I should just clarify that I am not within the precincts of Leinster House. I thank the Chairman and members of the committee for the invitation to attend today. I am joined by my colleagues, Pat Maher, director of network management, and Dr. Suzanne Meade of TII’s road safety section.
I understand that the committee is undertaking pre-legislative scrutiny of the general scheme of the Road Traffic (Miscellaneous Provisions) Bill 2019. The section of the general scheme specific to TII is in Part 6, which relates to making provision for variable speed limits. I will first describe the work that TII is undertaking in this area and I will then go on to set out what is required in the Bill to support this work.
Since 2014, TII has been developing, and is currently constructing, a project on the M50 referred to as enhanced motorway operation service, eMOS. This project will allow for the availability of lanes and the applicable speed limits of relevant stretches of roads to be controlled in a dynamic way. This system of motorway control will improve safety and efficiency and reduce environmental impacts of traffic. We think of this as dynamic traffic management.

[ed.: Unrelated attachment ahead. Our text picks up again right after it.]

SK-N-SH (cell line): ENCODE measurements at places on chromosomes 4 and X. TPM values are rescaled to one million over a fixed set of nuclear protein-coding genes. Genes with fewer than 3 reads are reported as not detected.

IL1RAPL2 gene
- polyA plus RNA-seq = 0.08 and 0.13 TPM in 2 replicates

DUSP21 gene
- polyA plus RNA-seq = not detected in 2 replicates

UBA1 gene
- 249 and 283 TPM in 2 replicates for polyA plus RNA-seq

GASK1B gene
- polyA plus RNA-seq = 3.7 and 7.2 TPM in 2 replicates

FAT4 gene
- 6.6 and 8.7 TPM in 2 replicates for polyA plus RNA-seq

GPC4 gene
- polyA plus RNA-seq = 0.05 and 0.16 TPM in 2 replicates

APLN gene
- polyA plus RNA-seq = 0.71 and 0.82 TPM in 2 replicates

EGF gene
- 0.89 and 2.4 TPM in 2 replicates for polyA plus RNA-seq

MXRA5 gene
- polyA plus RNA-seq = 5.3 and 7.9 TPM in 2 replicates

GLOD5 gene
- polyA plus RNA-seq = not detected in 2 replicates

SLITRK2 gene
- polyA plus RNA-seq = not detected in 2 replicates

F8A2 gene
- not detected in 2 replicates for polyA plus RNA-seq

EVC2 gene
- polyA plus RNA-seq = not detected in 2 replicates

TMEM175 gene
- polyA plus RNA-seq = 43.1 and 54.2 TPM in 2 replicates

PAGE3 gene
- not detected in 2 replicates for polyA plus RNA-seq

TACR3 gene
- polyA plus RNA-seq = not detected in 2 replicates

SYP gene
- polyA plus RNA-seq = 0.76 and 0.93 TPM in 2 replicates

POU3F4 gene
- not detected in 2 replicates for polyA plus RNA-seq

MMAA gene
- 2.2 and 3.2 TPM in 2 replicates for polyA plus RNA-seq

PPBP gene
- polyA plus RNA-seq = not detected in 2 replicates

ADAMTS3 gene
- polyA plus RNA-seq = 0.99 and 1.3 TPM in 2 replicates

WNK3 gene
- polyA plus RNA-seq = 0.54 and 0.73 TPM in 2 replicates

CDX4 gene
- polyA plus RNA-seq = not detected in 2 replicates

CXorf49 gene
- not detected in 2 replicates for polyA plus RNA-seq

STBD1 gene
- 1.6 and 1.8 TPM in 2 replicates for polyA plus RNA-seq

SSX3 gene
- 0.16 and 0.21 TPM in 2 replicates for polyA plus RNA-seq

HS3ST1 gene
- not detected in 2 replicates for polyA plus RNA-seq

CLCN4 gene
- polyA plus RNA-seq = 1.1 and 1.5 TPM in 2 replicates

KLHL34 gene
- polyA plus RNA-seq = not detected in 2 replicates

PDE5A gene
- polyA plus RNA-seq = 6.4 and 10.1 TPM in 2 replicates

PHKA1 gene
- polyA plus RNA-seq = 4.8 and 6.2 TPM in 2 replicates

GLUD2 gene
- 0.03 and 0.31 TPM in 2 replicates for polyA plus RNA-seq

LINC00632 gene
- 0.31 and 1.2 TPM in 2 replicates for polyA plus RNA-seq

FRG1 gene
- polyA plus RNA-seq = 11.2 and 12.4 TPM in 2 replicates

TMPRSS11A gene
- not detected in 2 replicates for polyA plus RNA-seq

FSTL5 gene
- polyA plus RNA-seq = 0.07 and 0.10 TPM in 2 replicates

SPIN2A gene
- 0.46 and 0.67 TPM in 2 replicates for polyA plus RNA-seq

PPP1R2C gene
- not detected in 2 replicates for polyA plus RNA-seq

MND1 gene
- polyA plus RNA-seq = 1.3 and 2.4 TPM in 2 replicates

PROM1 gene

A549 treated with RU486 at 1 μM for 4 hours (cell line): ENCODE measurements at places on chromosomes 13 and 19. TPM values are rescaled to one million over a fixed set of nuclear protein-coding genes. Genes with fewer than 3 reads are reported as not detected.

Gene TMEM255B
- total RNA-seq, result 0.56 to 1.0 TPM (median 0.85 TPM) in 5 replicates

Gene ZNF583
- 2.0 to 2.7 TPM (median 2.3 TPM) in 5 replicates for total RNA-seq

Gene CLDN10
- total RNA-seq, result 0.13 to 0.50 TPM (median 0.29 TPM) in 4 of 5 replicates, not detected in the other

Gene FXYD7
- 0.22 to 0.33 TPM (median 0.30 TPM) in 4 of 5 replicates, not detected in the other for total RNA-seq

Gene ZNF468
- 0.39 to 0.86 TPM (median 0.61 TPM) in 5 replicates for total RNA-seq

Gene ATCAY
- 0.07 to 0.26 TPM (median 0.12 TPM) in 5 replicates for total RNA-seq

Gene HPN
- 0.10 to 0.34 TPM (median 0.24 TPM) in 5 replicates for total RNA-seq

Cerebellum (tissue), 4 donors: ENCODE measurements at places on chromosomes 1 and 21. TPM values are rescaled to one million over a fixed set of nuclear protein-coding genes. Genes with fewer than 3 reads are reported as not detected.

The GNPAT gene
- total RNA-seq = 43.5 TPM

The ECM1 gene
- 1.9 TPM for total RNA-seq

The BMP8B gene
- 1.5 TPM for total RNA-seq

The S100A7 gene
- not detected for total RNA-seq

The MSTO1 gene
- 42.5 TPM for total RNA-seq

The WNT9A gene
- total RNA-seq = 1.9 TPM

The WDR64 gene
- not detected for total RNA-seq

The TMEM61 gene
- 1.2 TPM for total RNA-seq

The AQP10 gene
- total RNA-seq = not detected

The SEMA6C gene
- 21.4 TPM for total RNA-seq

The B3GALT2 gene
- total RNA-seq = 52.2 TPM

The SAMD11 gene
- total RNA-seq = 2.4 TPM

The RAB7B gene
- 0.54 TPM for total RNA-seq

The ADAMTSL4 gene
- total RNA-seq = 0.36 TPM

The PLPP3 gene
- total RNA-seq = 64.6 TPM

The eMOS system is needed to address the increasing numbers of collisions and levels of congestion on the M50. In 2019, M50 operations crews attended 1,161 incidents, which represents an average of 22 incidents each week of the year. The M50 is congested. In 2019, an average of 350,000 trips were undertaken on the M50 each day. This represents an increase of 40% on 2011 figures. The objective of eMOS is to improve safety for both road users and the people who respond to collisions and other incidents on the M50. This improvement in safety will be achieved by establishing speed limits that are appropriate to the traffic and weather conditions and by closing lanes when required. This level of control will also contribute to a reduction of carbon and particulate matter emissions through the elimination of "stop-start" driving.
The eMOS project has a budget of €80 million and a benefit-to-cost ratio of 2.8:1. The business case for the project has been reviewed and in accordance with the public spending code and has received ministerial approval.approved
Implementing eMOS involves the installation of 380 dynamic lane control signs on 98 gantries over 38 km of the M50. Fibreoptic cabling, connecting to roadside weather stations and traffic sensors, will transmit information to computers at the TII’s motorway control centre. These computers will continuously run algorithms to determine the appropriate speed required to achieve the safest and most efficient operating conditions for those 350,000 trips undertaken on the M50 every day.
This dynamic speed limit and lane control system is used on motorways in the UK, in continental Europe and in North America on the approaches to major cities. The M25 around London, the M6-M40-M42 Birmingham box and the motorways of the Netherlands are good examples. These systems are reliable and have provided significant improvements to the safety and emissions performance of those roads.